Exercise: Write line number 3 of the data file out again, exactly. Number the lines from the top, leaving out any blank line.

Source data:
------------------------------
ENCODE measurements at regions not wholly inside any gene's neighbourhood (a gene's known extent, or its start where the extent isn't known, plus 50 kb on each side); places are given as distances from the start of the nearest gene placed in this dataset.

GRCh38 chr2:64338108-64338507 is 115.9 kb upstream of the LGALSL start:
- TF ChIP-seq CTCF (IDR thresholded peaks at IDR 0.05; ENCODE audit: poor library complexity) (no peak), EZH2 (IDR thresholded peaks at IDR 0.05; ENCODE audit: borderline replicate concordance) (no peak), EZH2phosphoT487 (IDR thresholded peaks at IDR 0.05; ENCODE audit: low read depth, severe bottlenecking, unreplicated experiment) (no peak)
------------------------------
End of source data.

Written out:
- TF ChIP-seq CTCF (IDR thresholded peaks at IDR 0.05; ENCODE audit: poor library complexity) (no peak), EZH2 (IDR thresholded peaks at IDR 0.05; ENCODE audit: borderline replicate concordance) (no peak), EZH2phosphoT487 (IDR thresholded peaks at IDR 0.05; ENCODE audit: low read depth, severe bottlenecking, unreplicated experiment) (no peak)